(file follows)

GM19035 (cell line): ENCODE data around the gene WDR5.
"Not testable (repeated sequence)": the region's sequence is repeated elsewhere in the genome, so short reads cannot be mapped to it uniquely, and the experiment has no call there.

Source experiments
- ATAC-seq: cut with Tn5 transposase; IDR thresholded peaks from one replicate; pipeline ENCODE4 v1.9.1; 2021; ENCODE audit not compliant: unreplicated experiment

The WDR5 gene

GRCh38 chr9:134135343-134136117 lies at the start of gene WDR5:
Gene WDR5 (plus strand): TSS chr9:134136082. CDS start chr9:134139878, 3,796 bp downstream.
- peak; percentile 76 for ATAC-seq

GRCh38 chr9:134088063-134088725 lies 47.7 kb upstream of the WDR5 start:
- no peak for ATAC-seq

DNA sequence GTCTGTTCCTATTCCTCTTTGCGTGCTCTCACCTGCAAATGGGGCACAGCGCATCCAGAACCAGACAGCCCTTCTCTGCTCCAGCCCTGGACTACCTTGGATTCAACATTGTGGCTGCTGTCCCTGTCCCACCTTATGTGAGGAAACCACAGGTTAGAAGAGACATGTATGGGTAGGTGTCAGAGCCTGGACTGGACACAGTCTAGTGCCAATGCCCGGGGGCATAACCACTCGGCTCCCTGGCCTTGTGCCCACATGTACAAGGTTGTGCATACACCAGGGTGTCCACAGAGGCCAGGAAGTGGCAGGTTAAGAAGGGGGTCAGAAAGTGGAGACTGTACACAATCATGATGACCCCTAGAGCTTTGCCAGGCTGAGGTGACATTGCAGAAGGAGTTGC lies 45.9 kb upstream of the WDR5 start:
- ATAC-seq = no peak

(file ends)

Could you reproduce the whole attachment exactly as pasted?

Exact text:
GM19035 (cell line): ENCODE data around the gene WDR5.
"Not testable (repeated sequence)": the region's sequence is repeated elsewhere in the genome, so short reads cannot be mapped to it uniquely, and the experiment has no call there.

Source experiments
- ATAC-seq: cut with Tn5 transposase; IDR thresholded peaks from one replicate; pipeline ENCODE4 v1.9.1; 2021; ENCODE audit not compliant: unreplicated experiment

The WDR5 gene

GRCh38 chr9:134135343-134136117 lies at the start of gene WDR5:
Gene WDR5 (plus strand): TSS chr9:134136082. CDS start chr9:134139878, 3,796 bp downstream.
- peak; percentile 76 for ATAC-seq

GRCh38 chr9:134088063-134088725 lies 47.7 kb upstream of the WDR5 start:
- no peak for ATAC-seq

DNA sequence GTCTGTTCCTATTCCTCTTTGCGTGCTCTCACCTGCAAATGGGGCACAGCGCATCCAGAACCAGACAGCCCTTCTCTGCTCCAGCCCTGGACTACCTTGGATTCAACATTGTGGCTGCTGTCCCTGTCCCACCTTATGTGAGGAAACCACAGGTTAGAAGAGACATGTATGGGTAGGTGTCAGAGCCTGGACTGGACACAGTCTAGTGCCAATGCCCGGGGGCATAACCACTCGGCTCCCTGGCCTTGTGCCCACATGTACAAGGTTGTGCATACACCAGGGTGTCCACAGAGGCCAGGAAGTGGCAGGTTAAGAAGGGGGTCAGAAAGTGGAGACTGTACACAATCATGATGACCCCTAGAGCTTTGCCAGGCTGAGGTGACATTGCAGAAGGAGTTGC lies 45.9 kb upstream of the WDR5 start:
- ATAC-seq = no peak